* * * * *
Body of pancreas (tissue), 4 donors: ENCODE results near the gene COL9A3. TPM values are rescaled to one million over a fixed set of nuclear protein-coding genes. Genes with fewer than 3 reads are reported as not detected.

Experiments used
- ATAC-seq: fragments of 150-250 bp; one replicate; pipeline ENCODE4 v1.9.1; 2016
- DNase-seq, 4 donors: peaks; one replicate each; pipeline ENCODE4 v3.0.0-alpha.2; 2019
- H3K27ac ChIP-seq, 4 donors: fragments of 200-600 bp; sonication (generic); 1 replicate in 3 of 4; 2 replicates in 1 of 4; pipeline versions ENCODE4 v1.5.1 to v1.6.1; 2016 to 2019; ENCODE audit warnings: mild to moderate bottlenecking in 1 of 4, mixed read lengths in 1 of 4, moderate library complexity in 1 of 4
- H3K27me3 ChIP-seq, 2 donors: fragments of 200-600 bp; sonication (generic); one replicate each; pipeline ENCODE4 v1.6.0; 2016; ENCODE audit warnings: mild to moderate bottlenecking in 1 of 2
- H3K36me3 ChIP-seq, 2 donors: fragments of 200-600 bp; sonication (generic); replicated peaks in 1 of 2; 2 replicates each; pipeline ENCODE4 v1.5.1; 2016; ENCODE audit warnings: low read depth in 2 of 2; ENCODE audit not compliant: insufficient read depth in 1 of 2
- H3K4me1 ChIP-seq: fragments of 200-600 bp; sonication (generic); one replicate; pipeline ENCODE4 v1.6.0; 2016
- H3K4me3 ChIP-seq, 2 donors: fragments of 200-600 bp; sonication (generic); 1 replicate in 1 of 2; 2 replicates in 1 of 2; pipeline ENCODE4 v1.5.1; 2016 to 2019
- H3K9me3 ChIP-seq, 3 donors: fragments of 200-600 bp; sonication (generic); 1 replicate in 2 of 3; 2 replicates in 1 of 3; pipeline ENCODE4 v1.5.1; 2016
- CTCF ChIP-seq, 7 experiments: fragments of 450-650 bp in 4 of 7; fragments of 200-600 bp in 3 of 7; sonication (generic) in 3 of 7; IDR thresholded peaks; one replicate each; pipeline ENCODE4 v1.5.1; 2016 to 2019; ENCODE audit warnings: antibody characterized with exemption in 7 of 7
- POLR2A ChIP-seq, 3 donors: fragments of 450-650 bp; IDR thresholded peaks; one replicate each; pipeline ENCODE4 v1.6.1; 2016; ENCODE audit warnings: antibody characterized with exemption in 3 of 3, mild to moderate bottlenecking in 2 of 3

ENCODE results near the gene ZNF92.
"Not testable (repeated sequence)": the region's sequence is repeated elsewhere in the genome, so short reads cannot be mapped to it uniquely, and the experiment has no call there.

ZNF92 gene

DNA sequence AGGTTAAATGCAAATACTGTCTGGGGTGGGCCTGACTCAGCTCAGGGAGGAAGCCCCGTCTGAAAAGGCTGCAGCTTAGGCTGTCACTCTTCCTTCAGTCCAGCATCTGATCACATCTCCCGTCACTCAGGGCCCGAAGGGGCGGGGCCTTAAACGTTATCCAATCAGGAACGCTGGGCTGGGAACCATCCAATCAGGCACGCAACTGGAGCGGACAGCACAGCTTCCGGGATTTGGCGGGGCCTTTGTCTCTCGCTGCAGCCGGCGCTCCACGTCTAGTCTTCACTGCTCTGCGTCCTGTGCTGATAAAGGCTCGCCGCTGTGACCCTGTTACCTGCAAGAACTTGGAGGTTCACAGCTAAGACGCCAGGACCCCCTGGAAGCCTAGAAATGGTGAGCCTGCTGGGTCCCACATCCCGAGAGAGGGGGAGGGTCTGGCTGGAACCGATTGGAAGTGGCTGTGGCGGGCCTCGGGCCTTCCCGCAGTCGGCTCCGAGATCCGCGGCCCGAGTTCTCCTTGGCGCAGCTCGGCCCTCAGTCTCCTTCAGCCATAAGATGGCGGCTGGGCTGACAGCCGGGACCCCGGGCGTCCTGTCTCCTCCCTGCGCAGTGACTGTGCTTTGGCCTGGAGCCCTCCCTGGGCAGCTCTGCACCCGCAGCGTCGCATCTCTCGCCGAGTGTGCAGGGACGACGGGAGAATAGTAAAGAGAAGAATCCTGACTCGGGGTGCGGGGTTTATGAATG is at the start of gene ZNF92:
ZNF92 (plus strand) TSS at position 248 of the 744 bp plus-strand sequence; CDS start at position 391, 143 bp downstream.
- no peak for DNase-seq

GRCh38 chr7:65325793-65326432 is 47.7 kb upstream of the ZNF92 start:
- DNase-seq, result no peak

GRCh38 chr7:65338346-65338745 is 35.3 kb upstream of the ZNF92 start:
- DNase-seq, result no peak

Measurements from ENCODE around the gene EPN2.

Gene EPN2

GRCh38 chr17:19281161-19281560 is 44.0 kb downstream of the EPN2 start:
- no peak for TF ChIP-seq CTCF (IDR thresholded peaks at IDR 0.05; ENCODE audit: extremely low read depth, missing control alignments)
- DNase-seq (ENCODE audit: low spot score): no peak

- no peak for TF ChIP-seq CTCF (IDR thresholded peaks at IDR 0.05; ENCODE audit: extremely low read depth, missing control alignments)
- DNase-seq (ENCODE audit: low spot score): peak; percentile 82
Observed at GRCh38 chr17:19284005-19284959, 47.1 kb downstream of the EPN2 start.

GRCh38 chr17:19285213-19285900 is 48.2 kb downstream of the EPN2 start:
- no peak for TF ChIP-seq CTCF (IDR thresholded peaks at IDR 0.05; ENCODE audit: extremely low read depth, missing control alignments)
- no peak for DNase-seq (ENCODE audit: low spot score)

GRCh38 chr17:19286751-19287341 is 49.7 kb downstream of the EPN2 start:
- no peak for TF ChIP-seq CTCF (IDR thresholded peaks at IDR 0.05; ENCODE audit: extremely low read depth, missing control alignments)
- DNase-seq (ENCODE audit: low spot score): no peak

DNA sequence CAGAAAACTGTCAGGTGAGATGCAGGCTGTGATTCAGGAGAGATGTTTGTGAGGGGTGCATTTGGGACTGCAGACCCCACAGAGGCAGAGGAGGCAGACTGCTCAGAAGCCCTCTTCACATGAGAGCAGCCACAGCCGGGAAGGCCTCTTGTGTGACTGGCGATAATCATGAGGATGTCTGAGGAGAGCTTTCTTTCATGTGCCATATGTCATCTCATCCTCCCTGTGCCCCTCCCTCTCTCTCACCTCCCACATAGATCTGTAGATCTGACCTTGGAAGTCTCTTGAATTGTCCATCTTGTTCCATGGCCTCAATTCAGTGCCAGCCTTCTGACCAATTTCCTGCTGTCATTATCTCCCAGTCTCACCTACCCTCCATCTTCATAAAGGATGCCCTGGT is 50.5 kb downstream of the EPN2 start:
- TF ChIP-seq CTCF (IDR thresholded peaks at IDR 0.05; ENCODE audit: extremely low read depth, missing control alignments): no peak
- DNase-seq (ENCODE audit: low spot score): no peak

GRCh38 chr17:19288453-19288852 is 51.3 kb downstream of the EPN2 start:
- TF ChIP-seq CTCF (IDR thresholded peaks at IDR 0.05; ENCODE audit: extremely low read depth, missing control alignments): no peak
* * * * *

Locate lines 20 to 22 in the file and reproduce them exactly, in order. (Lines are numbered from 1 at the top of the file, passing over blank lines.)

- DNase-seq, result no peak

GRCh38 chr7:65338346-65338745 is 35.3 kb upstream of the ZNF92 start:
- DNase-seq, result no peak